How Do I Stop Office Gossip?
Joseph Grenny is author of three bestselling books, Influencer, Crucial Conversations, and Crucial Confrontations.
Dear Crucial Skills,
I have a big problem that I’m sure other office managers face. How does a manager stop the rumor and gossip mill? Nothing is said that isn’t around the office within five minutes and even reaching the branch office within an hour.
Any courageous individual can begin eliminating rumors by refusing to pass them along and by not silently watching as they spread their poison. Find respectful ways of holding crucial conversations with anyone at any point in the rumor flow. Here are three steps (I wish I could say they were easy, but they are effective!) that will help in your rumor-fighting efforts:
When someone passes along a rumor to you, don’t merely refuse to pass it on. Respectfully and directly share with the person (a) your intention to not let this information go any further and (b) the reasons you believe passing along this kind of information is hurtful. The better you help others see the negative consequences of their actions, the more likely they are to limit this behavior in the future.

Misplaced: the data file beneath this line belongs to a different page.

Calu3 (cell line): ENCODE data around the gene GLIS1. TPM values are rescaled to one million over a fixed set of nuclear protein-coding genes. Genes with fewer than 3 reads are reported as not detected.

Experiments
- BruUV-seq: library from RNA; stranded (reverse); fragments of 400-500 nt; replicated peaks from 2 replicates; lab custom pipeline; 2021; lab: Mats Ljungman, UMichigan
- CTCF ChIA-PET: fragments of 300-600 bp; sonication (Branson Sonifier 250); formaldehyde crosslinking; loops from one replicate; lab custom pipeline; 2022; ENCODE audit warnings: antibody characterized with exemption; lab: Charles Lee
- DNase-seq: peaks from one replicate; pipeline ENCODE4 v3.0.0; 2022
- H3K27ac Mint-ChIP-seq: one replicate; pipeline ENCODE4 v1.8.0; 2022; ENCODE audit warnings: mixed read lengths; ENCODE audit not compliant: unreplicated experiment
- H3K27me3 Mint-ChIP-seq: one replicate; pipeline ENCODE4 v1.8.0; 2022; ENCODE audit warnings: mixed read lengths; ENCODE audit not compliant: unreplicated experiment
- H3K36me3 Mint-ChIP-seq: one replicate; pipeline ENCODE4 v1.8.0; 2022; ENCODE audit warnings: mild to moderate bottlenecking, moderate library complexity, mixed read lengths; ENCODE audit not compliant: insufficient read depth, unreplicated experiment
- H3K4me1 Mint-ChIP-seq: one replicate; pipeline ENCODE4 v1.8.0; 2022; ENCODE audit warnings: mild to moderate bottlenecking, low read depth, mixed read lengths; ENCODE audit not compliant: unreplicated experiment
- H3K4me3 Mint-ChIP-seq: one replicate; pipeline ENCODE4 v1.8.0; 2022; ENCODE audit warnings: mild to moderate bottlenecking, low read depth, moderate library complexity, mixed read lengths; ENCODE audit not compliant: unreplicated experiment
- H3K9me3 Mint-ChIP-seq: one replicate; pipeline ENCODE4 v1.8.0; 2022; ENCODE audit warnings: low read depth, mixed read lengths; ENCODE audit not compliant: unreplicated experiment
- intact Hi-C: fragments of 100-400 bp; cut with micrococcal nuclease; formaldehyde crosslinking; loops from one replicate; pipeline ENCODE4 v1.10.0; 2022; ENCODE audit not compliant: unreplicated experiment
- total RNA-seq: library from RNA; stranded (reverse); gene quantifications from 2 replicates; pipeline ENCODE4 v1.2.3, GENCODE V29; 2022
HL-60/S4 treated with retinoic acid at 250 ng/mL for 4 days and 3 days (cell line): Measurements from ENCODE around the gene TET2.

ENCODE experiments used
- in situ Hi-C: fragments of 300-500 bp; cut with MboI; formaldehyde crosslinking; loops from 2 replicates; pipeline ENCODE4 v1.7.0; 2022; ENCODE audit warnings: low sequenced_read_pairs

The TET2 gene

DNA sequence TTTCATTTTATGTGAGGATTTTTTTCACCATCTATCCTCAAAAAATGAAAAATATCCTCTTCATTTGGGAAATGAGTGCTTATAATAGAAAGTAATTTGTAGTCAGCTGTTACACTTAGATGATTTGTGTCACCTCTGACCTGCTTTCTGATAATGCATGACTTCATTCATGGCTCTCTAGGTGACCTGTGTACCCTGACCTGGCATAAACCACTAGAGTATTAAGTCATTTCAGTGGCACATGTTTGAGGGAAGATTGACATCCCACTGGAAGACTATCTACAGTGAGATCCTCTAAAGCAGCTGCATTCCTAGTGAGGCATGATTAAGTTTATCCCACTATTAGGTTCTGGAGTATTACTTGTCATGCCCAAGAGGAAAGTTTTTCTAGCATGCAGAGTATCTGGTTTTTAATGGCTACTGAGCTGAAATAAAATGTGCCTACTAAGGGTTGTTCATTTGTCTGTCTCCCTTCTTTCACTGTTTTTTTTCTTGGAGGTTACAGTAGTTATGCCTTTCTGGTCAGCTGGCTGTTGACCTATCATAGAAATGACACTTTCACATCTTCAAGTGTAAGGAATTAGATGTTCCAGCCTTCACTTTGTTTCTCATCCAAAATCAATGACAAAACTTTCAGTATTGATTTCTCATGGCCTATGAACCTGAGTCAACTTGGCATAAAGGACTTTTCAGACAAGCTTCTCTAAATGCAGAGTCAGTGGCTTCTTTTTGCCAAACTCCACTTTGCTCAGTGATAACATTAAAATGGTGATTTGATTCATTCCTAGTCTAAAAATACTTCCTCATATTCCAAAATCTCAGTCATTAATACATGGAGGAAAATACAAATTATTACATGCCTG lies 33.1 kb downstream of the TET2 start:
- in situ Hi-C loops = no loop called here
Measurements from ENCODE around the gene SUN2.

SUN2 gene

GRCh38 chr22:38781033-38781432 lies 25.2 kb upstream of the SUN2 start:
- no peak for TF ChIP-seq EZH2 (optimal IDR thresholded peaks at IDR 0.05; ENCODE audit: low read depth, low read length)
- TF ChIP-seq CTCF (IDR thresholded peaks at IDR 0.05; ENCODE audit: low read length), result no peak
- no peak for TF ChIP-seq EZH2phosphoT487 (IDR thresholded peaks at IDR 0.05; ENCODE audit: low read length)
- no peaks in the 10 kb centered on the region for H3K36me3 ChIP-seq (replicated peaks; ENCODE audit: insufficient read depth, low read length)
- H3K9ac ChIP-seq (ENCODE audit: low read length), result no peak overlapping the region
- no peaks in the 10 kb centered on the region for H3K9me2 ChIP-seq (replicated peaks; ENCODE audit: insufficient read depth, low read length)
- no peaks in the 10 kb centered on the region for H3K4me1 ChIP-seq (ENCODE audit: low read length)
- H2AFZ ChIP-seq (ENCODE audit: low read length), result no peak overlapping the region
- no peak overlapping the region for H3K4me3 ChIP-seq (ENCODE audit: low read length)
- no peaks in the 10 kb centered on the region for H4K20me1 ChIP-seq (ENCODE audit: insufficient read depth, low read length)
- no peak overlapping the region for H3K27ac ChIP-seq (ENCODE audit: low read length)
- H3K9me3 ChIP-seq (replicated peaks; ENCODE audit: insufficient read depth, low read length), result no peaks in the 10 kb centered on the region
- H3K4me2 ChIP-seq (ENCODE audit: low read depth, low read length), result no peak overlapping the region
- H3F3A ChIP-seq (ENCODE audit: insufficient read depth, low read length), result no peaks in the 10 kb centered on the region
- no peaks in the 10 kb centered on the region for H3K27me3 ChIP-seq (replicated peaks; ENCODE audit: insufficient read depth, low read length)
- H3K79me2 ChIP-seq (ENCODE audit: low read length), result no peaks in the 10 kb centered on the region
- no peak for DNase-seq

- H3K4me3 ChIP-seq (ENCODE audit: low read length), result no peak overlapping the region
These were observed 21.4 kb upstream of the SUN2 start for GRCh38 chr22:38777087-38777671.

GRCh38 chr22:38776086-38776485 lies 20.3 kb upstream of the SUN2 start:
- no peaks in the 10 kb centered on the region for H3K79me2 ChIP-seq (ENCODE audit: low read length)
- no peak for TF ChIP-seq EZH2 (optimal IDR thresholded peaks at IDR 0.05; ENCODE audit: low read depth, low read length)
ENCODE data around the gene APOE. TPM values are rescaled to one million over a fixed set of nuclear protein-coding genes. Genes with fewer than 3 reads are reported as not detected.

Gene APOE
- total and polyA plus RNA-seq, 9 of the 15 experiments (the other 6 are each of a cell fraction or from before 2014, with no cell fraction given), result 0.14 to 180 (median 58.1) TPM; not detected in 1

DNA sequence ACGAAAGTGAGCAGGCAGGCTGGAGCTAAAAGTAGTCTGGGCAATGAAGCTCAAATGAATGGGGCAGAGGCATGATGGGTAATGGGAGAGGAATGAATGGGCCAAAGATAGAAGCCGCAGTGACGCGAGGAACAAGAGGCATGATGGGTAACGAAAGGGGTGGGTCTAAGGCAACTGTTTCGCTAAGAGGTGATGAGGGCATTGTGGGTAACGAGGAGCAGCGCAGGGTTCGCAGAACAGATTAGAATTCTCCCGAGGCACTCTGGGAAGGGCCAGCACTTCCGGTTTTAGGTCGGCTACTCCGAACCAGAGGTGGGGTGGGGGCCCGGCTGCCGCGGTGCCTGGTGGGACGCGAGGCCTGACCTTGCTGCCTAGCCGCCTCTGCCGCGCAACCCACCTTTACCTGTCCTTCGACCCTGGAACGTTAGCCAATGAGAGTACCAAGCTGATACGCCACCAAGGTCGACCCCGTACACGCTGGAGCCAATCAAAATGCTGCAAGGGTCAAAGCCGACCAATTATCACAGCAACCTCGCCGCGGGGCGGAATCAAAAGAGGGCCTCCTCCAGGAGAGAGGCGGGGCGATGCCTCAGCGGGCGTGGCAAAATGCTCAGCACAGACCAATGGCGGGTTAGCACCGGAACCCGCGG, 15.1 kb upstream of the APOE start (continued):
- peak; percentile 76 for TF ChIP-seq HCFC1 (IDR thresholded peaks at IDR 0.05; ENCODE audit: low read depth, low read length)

Identify those who might have influence with the people spreading rumors and engage them in a similar crucial conversation. For example, you may be aware of a half-dozen people who seem to be the information nexus in your office. If you have a strong enough relationship with one or two of them, approach them directly. If not, you may have some influence with someone else who has influence with them. Engage this person and see if he or she agrees on the merits of approaching these individuals.
If you have information that could discredit a rumor, share it. Rumors, like mushrooms, require darkness to grow. Pull groups together and use your STATE skills to share your path about the rumor. Shed light on the topic. Help others see why you’ve concluded there are inaccurate rumors floating around. Then, share the information you believe to be more credible. Be sure to make it safe so that you can engage people in dialogue—not monologue—in these sessions.
For example, years ago I worked with a leader who during times of stress and change held “Rumor of the Week” meetings. The purpose was to replace rumors with accurate information. When he couldn’t answer a question for reasons of propriety or because decisions had not yet been made, he would acknowledge that information wasn’t available and commit to share the information as soon as possible. His forthrightness and unfailing honesty made these sessions a much more highly valued source of information and increased his influence within the organization. The rumor mill still ran, but with far less efficiency.
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